1. Understand you will get rejected. No matter how amazing your idea is, it’s likely to happen. Develop fortitude with the right medicine—habits, people, books. Stand firm! Every little ‘no’ should not dishearten you. Irksome? Of course!
  2. You will encounter narrow-mindedness. This one you have absolutely no control over, but you do have control of how you handle the matter. The goal is to keep pressing until you find another like-minded individual. Do not believe you are crazy—okay, you are a little—but certainly, never feel sorry for yourself.
  3. Look at life through your own lens. Trust yourself to find yourself. Know who you truly are by consistently molding your lens into the greatest vision it can possibly see.

Through the lens of your mind, you appear as strong cord or broken glass.

A statement I advise to myself consistently. Mindset and consistency are key here.

The Final Take-Away 

When I graduated with a bachelors in business management with the drive to match, no one could tell me a thing. I was ready to take over the world. I was young, driven, and I had read enough books to feel like Napoleon Hill himself.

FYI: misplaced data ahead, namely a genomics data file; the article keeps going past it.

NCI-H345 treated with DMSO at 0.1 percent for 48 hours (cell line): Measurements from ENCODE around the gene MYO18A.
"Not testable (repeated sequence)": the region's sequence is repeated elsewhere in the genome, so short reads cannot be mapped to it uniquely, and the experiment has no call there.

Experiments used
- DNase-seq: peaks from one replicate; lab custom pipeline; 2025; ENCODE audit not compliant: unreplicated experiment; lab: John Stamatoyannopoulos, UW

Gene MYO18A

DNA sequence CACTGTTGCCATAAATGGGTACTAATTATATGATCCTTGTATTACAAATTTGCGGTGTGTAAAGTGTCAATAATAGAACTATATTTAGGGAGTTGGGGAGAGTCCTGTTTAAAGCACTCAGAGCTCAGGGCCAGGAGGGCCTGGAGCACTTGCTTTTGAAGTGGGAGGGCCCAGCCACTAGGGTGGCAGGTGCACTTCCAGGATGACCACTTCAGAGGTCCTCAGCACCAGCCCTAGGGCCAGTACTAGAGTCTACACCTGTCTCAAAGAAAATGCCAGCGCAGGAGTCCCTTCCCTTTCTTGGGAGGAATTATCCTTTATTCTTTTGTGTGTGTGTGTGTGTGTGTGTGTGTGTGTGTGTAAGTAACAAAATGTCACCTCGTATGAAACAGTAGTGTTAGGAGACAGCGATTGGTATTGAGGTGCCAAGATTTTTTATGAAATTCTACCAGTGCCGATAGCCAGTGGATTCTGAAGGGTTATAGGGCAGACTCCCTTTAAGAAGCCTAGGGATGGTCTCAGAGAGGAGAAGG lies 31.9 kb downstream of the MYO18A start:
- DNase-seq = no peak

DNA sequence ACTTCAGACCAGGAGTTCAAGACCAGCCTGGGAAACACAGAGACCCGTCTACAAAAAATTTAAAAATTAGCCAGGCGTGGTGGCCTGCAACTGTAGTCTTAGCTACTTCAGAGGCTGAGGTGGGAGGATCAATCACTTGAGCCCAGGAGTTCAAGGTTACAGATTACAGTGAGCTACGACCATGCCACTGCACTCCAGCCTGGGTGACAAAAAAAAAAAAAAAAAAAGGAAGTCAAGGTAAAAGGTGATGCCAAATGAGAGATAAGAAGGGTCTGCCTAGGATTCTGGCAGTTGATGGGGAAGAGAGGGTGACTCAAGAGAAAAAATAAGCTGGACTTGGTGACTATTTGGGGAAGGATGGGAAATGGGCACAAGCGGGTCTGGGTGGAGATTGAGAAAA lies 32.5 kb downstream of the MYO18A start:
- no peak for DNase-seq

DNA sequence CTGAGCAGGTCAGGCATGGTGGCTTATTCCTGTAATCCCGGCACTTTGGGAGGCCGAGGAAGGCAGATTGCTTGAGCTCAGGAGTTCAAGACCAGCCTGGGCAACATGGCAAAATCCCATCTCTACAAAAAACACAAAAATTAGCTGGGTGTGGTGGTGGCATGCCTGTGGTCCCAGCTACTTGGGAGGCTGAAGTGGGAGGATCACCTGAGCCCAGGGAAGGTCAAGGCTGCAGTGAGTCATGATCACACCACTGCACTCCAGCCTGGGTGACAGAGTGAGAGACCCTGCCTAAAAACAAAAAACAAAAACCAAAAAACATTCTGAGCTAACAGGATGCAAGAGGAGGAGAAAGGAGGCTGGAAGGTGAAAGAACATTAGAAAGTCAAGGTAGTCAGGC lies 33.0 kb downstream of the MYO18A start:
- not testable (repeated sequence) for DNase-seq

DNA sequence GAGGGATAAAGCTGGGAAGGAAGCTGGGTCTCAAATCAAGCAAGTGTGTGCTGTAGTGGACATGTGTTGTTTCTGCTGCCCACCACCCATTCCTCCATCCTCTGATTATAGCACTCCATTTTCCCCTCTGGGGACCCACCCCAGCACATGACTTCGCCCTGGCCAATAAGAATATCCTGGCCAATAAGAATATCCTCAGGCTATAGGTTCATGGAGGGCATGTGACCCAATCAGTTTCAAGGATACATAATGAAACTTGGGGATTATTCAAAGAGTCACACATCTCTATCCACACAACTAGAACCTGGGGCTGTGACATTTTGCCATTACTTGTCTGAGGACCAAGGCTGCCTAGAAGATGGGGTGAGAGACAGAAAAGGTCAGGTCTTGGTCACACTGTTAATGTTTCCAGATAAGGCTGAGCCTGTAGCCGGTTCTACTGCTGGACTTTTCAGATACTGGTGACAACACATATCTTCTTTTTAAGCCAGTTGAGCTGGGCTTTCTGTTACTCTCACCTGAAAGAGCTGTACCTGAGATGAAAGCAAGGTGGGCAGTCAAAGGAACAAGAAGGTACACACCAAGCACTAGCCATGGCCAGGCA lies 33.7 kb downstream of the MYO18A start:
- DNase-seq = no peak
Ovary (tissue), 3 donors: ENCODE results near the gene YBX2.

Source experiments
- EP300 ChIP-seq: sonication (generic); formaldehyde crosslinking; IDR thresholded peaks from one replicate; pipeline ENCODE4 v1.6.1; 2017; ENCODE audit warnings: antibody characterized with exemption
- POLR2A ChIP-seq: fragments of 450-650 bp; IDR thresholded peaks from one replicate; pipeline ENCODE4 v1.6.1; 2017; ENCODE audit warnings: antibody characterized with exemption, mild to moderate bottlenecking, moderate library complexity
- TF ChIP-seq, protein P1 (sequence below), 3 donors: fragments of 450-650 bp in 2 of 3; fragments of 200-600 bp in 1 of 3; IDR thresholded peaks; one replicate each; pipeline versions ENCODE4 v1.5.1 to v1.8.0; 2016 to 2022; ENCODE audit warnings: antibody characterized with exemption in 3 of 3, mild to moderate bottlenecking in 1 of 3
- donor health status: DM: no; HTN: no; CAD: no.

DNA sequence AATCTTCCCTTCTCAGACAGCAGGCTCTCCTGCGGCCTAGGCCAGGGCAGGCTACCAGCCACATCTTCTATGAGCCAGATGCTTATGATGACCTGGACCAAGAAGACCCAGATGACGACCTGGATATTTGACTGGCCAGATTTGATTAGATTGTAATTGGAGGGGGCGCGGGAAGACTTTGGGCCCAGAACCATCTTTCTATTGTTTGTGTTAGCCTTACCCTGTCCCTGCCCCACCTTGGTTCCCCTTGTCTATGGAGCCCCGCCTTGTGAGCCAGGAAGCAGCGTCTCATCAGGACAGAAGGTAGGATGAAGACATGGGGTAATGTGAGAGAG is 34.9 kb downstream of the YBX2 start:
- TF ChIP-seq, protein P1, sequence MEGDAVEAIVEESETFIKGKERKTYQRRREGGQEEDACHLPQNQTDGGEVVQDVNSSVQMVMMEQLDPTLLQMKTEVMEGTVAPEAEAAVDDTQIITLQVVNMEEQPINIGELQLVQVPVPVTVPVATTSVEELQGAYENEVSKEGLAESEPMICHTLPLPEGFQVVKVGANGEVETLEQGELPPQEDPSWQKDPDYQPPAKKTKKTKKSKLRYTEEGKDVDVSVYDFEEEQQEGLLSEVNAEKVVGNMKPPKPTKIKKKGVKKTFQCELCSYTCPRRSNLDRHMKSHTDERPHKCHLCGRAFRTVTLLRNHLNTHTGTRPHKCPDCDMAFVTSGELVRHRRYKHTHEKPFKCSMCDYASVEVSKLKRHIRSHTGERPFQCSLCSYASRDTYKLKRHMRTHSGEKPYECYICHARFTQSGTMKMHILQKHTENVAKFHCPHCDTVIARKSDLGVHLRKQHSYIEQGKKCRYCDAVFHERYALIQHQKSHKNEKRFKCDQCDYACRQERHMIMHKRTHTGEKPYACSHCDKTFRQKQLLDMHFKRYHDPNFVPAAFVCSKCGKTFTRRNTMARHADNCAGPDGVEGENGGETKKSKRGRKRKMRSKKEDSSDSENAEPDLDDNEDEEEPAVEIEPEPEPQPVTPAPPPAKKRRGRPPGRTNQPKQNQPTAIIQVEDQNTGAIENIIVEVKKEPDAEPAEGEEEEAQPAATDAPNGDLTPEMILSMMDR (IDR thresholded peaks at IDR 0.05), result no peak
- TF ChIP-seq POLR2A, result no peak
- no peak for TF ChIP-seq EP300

Nothing could stop me. I read the books, learned the principles, wore suits every day, and I could mesmerize an entire room with my presentations. Despite all my accolades, I was still rejected.

My first job right out of college, I was forced to resign. I was rejected because I didn’t fit in with the culture. My second? Miraculously ended in a similar fashion.

Two straight rejections in under six months. Ouch! At this point I was nearly homeless. This was followed by my third rejection, which came from family members.

I decided finally it was time to become an entrepreneur. Perfect timing right?

I had nothing to lose, plus I looked too good in those suits to let them go to waste. My first 16 clients all rejected me. Am I missing something? I was driven, well-versed, and in a suit! A suit! Why were they rejecting me?

Here is the key take-away: no matter how sharp your lens appears to be, or how perfectly aligned your rows are, individuals are not judging you by your lens, but theirs. This isn’t your fault, but it is your problem.

I don’t care how many award winning speeches you’ve delivered, how many companies you’ve started, or about your accolades. Narrow-mindedness doesn’t care! Do you candidly stand by your words, beliefs, and decisions?

Narrow-mindedness has its way of showing you if you’re really the person you’re claiming to be. You might talk a lot of motivational jargon, but when disaster strikes, will your conscience fall? This is why it’s crucial to be who you say you are. Stand by who you are!

The young, driven, good looking suited individual was claiming he was this and that—and he was. Despite going through all my rejections, my lens never became fogged. I never submitted to narrow-mindedness nor allowed it power over me.

However, do not put the entire blame on others, take some responsibility and make sure you’re doing everything you can to be successful with a clear conscience. As long as you know you are, Delight!

It’s just a matter of time before we hear your success story!

Keep pressing!